1 | initial version |

Your approach with `RIF`

is right. But the product of the middles is just not equal to the middle of the profucts (not every map is flat!).

Actually, the result $32\pm 16$ given by `RIF`

is more accurate than your $30\pm 18$, since the interval $[16,48]$ is strictly contained in the interval $[12, 48]$

If you want to use custom functions, you can easily define:

```
sage: uncertain = lambda value, error : RIF(value-error, value+error)
sage: value_error = lambda r : (r.center(), r.absolute_diameter()/2)
```

2 | No.2 Revision |

Your approach with `RIF`

is right. But the product of the middles is just not equal to the middle of the profucts (not every map is flat!).

Actually, the result $32\pm 16$ given by `RIF`

is more accurate than your $30\pm 18$, since the interval $[16,48]$ is strictly contained in the interval $[12, ~~48]$~~48]$.

If you want to use custom functions, you can ~~easily ~~define:

```
sage: uncertain = lambda value, error : RIF(value-error, value+error)
sage: value_error = lambda r : (r.center(), r.absolute_diameter()/2)
```

Then you can do:

```
sage: R = uncertain(10,2) * uncertain(3,1)
sage: value_error(R)
(32.0000000000000, 16.0000000000000)
```

The "sophisticated" result is just wrong: the smallest product between $10\pm 2$ and $3\pm 1$ is $8\times 2 = 16$, and is smaller than $30-11.67 = 18.33$. It uses a truncated Taylor estimation, so it can only be used to have an quick rough estimate of the error, not a guaranteed upper bound, see the Caveats and warnings section.

3 | No.3 Revision |

Your approach with `RIF`

is ~~right. But ~~the right one.

You should understand that the product of the middles is ~~just ~~usually not equal to the middle of the ~~profucts (not ~~products, not every map is ~~flat!).~~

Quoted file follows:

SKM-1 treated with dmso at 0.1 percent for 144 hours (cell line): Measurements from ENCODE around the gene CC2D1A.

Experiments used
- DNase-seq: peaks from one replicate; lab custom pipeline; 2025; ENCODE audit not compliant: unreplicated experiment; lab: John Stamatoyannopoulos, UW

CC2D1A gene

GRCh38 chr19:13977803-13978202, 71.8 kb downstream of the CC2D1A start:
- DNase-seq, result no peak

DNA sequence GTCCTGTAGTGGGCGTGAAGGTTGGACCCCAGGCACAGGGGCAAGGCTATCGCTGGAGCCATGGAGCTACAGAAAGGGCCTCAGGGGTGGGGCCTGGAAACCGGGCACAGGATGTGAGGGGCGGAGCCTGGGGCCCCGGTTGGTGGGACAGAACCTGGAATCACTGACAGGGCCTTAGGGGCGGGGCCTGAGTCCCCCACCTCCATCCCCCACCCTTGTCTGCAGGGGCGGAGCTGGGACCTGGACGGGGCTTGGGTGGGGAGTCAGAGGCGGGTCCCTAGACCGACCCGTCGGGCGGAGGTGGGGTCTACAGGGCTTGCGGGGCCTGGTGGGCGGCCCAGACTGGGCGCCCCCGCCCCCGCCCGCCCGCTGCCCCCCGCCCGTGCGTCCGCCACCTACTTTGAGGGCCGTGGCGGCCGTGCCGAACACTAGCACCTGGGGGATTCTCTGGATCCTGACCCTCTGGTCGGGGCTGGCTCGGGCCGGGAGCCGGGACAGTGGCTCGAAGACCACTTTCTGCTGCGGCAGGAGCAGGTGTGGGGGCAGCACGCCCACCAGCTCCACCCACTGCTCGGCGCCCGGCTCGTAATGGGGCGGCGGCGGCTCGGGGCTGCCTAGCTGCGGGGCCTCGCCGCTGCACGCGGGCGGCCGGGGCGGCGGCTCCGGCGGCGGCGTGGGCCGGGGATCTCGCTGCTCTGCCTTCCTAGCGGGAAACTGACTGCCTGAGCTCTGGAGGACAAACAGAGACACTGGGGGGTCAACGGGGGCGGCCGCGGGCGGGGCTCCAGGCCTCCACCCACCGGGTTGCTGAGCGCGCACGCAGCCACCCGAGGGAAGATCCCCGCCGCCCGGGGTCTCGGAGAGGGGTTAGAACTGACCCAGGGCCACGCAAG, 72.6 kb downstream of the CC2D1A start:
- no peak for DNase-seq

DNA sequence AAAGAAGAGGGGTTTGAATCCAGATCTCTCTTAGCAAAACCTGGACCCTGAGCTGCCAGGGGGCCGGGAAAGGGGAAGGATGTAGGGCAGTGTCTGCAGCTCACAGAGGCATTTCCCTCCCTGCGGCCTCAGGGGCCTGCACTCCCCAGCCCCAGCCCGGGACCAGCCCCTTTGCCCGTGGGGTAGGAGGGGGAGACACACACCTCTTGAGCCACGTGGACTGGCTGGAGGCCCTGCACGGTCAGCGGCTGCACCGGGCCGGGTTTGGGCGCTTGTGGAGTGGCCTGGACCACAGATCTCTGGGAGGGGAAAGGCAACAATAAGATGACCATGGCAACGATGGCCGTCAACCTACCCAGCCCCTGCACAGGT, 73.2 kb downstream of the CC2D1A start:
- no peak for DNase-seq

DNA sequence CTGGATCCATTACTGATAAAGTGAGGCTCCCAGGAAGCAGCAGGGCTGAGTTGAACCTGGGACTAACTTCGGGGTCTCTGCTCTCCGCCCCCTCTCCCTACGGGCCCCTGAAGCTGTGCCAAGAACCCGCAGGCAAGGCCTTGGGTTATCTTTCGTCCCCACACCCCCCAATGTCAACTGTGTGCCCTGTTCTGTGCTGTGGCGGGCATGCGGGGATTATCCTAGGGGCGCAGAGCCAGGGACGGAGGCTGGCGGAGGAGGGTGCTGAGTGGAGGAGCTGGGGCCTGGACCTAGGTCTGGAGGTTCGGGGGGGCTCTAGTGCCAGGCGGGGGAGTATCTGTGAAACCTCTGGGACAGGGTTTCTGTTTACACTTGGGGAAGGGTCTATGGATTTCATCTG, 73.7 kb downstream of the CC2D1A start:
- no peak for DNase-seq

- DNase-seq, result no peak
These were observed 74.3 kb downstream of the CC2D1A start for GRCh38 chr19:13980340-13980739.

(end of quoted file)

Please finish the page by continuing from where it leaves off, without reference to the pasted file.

flat! Actually, the result $32\pm 16$ given by `RIF`

is more accurate than your $30\pm 18$, since the interval $[16,48]$ is strictly contained in the interval $[12, ~~48]$.~~

If you want to use custom functions, you can define:

```
sage: uncertain = lambda value, error : RIF(value-error, value+error)
sage: value_error = lambda r : (r.center(), r.absolute_diameter()/2)
```

Then you can do:

```
sage: R = uncertain(10,2) * uncertain(3,1)
sage: value_error(R)
(32.0000000000000, 16.0000000000000)
```

48]$, and both are valid results. The result using the "sophisticated" ~~result is just ~~formula is wrong: the smallest product between $10\pm 2$ and $3\pm 1$ is $8\times 2 = 16$, and is smaller than $30-11.67 = 18.33$. It uses a truncated Taylor estimation, so it can only be used to have ~~an ~~a quick rough estimate of the error, not a guaranteed upper bound, see the Caveats and warnings section.

If you want to use custom functions instead of `RIF`

defaults, you can define:

```
sage: uncertain = lambda value, error : RIF(value-error, value+error)
sage: value_error = lambda r : (r.center(), r.absolute_diameter()/2)
```

Then you can do:

```
sage: R = uncertain(10,2) * uncertain(3,1)
sage: value_error(R)
(32.0000000000000, 16.0000000000000)
```

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